You asked for it and I finally got round to writing it. Here is my FAQ post about life in Dubai. Now I don't consider myself Queen of Expats - I have only lived abroad for 5 years or so - but I often get emails and messages that explore themes regarding life in the UAE and so it made sense to create a repository of responses that will, finger crossed, be helpful for some of you. So here we go…
Moving - motivations, job seeking and house hunting
The response to this question will be different for everyone. I myself had been to the UAE on holiday several times and I had also worked on a project for a media company in Abu Dhabi over a number of months so I had prior experience of the country - and I liked it. I have also always wanted to live abroad and the combination of sunshine, tax free salaries and a safe environment lured me in.
How did you get a job/how can I get a job?
I think this answer would apply anywhere - it's all about contacts. My first contract was through a company that I had initially used as a supplier on that aforementioned Abu Dhabi project. Through that you make connections and so on. If you are starting to look for work here my advice is:
a) LinkedIn - this will be your best friend as there are always recruiters patrolling LinkedIn.
b) Get recruited from abroad at first - generally speaking your package (salary, housing allowance etc) will be higher if you get recruited from your home country and it can often be hard to find a decent role once you are here.
c) Get experience first - a lot of the messages that I get are from those of you who are still studying at university/college and concern getting a graduate job in the UAE. It's absolutely possible but you will find it much easier to get a (good) job if you have 1-2 years experience (minimum) in your home country. It will give you stronger bargaining power and is very much connected to the above point regarding package.
Do you get healthcare with your job?
Yes - but sometimes no. It depends where your company is registered because in some of the "Free Zones" the obligation to provide healthcare does not exist.
How do you chose a place to live?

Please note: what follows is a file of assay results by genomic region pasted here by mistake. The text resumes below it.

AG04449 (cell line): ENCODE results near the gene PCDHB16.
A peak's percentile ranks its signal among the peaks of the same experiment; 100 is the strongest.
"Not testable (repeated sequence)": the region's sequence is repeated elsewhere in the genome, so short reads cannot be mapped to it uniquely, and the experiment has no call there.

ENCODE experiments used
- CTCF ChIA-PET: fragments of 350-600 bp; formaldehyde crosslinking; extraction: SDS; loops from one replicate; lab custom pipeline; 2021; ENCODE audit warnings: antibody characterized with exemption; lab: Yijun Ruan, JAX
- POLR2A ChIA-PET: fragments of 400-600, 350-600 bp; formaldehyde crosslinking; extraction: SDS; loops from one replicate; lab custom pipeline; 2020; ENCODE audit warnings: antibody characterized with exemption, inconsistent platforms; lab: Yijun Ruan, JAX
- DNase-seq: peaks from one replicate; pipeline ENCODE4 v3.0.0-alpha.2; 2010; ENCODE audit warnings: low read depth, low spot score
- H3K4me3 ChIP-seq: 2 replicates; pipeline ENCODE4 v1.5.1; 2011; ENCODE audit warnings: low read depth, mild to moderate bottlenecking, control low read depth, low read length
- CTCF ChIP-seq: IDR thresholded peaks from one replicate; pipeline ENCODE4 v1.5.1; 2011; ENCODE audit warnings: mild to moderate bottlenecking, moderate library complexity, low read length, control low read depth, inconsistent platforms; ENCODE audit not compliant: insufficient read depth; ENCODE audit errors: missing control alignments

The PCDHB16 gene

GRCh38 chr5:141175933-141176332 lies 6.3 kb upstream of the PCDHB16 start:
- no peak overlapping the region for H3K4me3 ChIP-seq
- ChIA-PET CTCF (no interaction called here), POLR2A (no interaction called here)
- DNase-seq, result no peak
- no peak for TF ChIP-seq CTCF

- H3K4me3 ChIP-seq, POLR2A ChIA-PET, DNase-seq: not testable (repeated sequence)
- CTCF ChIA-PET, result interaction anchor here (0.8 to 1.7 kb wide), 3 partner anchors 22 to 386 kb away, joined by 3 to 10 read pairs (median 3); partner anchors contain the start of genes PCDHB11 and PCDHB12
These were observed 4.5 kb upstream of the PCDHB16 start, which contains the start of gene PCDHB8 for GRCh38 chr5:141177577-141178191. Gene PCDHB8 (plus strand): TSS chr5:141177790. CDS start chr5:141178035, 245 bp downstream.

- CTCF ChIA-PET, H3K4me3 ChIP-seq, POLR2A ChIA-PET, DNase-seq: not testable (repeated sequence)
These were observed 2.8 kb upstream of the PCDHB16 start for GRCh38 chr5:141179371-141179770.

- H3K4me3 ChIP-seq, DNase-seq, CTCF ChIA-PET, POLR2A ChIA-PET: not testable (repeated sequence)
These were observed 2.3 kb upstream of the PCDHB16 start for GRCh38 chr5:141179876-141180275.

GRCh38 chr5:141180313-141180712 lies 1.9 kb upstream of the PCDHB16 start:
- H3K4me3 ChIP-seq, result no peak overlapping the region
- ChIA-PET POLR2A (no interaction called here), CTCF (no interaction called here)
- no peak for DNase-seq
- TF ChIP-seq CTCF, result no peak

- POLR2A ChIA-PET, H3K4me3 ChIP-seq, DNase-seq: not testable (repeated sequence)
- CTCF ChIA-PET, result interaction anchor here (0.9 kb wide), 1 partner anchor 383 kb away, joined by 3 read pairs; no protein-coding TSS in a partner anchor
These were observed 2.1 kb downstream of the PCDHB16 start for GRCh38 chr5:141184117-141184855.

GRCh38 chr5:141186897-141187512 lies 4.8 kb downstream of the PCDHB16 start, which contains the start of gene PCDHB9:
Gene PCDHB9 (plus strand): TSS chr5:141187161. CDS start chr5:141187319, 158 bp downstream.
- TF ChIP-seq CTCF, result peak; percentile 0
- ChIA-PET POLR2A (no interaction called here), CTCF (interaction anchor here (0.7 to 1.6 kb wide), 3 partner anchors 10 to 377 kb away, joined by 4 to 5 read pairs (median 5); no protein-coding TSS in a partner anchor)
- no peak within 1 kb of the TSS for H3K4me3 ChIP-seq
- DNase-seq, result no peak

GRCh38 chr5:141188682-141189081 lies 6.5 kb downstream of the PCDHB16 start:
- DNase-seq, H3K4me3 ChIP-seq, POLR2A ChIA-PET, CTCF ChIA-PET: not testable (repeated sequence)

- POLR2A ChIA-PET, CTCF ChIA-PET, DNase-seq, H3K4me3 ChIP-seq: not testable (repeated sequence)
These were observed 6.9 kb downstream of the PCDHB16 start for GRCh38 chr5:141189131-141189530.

There are certain areas that are expat strongholds. Marina, JBR, JLT, Downtown, TECOM, the Greens - these are all typical "first ports" for new arrivals.
If you can my advice would be to arrange a short term lease for your first 1-2 months in the city. Most real estate agents will have options - try Betterhomes. I lived in company accommodation for a month and then rented a place in Marina for 1 month. That gave me time to get a feel for different areas and we ended up deciding on JBR and lived there for a few years.
What I would tell you upfront though is:
a) Rent can be VERY expensive. It's comparable to the good parts of London in many instances. Housing allowance helps soften the blow but many companies stopped giving that out a few years ago and it's now not always the norm to get this in addition to your monthly salary.
b) You pay by backdated cheques - in a good economic climate you have to pay your annual rent upfront. In one cheque. This may make you cry. You may also need assistance in understanding how to write a cheque in the first place.
Living - cost of living, cultural differences and way of life
What's it like living in Dubai?
A busy, cosmopolitan, clean, safe city. Yes it's in the Middle East but don't let Western media lead you to believe that it's an extreme place to live because its absolutely not. Like any society there are rules to follow and you should make yourself aware of them but when you visit here you will find it a supremely easy place to be.